Subject: Polynesia - S. America language links
   From: yuku@mail.trends.ca (Yuri Kuchinsky)
   Date: 4 Nov 1997 21:56:10 GMT
   Message-ID: <63o5lq$2mk$1@news.trends.ca>
   Newsgroups: sci.archaeology.mesoamerican,sci.archaeology,
			sci.lang,sci.anthropology


Greetings,

Mary Ritchie Key, a noted linguist, and specialist in S. American Native
languages (her bibliography at the U of T Libraries contains 28 items),
has a very interesting publication in print.

   AUTHOR: Key, Mary Ritchie.

    TITLE: Polynesian and American linguistic connections / Mary
               Ritchie Key ; with the collaboration of Karel
               Richards. --
PUBLISHED: Lake Bluff, Ill., U.S.A. : Jupiter Press, 1984.
   PAGING: xi, 80 p. : ill., port. ; 23 cm. --
   SERIES: Edward Sapir monograph series in language, culture,
               and cognition. 0163-3848 ; 12

    NOTES: "Distributed to all subscribers to Forum linguisticum,
               volume VIII, number 3 (April 1984) as a
               supplement"--Ser. t.p.
           Bibliography: p. 77-80.


In the Introduction, she says,

     The languages of Polynesia contain elements also found in North
     and South American Indian languages that suggest distant
     historical connections. In this preliminary study it is not yet
     possible to determine whether the resemblances are due to borrowings,
     or whether the common structural characteristics go back to the
     same genetic origins. (p. 1)

     I'm suggesting these connections on the basis of
     comparative/historical linguistic methodology, which has been
     developing with a good deal of sophistication in the last century.
     (p. 1)

This little book contains a great amount of data and research. Most of it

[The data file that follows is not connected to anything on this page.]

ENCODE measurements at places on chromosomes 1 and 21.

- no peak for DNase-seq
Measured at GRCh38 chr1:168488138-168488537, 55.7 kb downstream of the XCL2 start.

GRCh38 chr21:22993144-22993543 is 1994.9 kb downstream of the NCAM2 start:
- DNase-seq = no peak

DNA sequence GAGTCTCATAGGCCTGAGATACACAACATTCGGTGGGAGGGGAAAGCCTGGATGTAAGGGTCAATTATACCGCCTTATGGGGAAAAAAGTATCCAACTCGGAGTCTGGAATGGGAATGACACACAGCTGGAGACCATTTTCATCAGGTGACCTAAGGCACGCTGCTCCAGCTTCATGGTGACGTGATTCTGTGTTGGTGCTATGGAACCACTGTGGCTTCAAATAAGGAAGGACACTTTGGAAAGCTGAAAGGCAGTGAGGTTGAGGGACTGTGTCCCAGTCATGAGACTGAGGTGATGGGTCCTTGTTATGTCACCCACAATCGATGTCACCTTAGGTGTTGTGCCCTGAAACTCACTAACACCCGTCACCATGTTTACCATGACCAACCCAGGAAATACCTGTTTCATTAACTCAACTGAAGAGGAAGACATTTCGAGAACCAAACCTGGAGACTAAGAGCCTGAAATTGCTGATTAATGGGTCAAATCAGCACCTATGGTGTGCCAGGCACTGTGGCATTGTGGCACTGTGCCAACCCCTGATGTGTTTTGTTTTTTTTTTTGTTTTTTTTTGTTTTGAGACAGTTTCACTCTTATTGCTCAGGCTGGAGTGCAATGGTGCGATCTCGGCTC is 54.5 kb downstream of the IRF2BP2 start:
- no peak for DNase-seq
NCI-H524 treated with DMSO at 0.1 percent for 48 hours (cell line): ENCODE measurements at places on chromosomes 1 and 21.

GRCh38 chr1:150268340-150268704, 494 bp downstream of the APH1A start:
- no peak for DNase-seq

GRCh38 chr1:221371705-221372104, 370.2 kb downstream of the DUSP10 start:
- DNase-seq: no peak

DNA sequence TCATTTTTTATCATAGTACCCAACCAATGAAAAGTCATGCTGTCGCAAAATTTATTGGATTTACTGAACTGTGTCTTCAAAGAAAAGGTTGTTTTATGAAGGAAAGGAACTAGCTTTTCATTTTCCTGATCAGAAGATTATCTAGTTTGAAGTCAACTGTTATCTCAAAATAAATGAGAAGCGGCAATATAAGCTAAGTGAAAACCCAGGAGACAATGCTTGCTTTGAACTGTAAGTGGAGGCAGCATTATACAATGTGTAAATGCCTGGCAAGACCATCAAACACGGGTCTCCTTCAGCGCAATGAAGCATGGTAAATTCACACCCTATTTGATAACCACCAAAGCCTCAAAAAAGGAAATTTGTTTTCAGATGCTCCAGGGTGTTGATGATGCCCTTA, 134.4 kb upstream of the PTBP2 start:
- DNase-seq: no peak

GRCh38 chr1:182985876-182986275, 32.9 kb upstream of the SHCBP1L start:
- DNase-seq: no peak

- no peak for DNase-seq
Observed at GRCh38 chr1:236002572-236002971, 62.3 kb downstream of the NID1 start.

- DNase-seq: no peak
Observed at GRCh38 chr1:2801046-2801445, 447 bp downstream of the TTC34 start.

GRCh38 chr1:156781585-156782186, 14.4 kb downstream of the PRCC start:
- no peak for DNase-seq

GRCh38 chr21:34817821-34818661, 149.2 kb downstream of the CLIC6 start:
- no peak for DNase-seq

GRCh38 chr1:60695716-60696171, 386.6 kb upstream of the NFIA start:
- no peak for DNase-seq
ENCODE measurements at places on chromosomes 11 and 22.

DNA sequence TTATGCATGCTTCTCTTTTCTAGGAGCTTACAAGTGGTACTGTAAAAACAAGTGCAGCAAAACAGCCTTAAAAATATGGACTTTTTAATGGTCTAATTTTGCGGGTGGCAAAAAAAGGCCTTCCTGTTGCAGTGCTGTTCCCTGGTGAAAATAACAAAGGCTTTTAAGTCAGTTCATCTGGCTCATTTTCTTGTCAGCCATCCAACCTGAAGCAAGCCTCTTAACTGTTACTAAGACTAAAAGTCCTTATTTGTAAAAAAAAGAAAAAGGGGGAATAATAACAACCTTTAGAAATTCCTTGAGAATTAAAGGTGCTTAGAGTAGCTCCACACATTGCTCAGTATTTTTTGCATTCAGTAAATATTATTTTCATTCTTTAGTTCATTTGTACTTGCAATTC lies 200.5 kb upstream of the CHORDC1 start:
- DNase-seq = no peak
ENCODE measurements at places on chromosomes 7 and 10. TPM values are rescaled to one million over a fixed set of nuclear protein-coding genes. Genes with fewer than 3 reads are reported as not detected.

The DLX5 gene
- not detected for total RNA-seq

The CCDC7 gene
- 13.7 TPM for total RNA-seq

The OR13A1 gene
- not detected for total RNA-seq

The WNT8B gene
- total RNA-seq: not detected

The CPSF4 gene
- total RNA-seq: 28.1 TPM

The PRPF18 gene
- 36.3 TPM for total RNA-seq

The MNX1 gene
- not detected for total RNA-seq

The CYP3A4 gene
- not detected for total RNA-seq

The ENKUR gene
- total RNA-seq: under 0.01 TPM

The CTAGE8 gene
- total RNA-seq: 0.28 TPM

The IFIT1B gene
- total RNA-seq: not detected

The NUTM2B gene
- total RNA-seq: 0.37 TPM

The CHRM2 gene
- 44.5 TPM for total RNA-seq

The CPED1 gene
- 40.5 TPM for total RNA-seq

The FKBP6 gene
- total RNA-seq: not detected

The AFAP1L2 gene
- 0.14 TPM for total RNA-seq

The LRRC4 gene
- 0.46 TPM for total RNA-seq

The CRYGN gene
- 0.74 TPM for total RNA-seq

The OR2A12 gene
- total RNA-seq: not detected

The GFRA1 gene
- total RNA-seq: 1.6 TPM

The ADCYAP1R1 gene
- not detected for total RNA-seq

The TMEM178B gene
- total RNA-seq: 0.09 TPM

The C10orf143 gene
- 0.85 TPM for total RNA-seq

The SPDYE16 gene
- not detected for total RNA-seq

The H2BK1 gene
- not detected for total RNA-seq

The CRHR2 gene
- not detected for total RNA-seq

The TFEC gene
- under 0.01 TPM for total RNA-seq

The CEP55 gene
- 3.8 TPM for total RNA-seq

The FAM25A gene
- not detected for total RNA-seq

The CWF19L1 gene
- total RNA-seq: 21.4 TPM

is very technical, dealing e.g. with methodology, word formation, and
such rather obscure subjects as metathesis and realignment,
phonological space areas, onomatopoeia, residue, etc.

Key looks at various possible linguistic, pronunciation, and grammatical
shifts over centuries in various languages in question. Not being all that
knowledgeable about these matters, I will not try to deal with this
technical stuff here.

Also, and more importantly for a non-specialist, Key provides a very
large list of possible cognates.

     This selected list contains about 350 entries of words that show
     resemblances between languages of Polynesia, the Uto-Aztecan
     languages, and S. American Quechua, Aymara, Tacanan,
     Panoan, Mosetene, Mapuche, and languages of the Tierra Del
     Fuego. The possibilities of finding more resemblances have not
     been exhausted... (p. 39)

It is obvious that this is a very substantial indication of parallels. She
gives plenty of good examples of vocabulary similarities, some of them
rather striking, others probably quite distant. Naturally, she raises many
more questions than she provides answers for at this point...

In our previous discussions in sci.arch re: Easter Island language and
history, we have gone over the connections, including the linguistic
ones, between EI and S. America. The connections between earliest EI
culture and S. America that Thor Heyerdahl has been trying to point out
for such a long time seem pretty obvious. But this research by Key goes
much further than this. In this case, the connections are not only with
the EI, but with Polynesia as a whole.

As Key is saying in her book, this is but tentative research that only
tries to lay a groundwork for much more work that needs to be done. I
have no indication that any further work has been done or published on
this since 1984 when her book came out. It is obvious that the prevailing
climate in this field of historical study, when so much evidence about the
ancient navigational achievements of Native S. Americans is being
silenced, dismissed, and disregarded by the mainstream scholarship, is
not making it easy for this important research to proceed.

Best regards,

Yuri.

Yuri Kuchinsky in Toronto -=O=- [24]http://www.io.org/~yuku

It is a far, far better thing to have a firm anchor in nonsense than
to put out on the troubled seas of thought -=O=- John K. Galbraith

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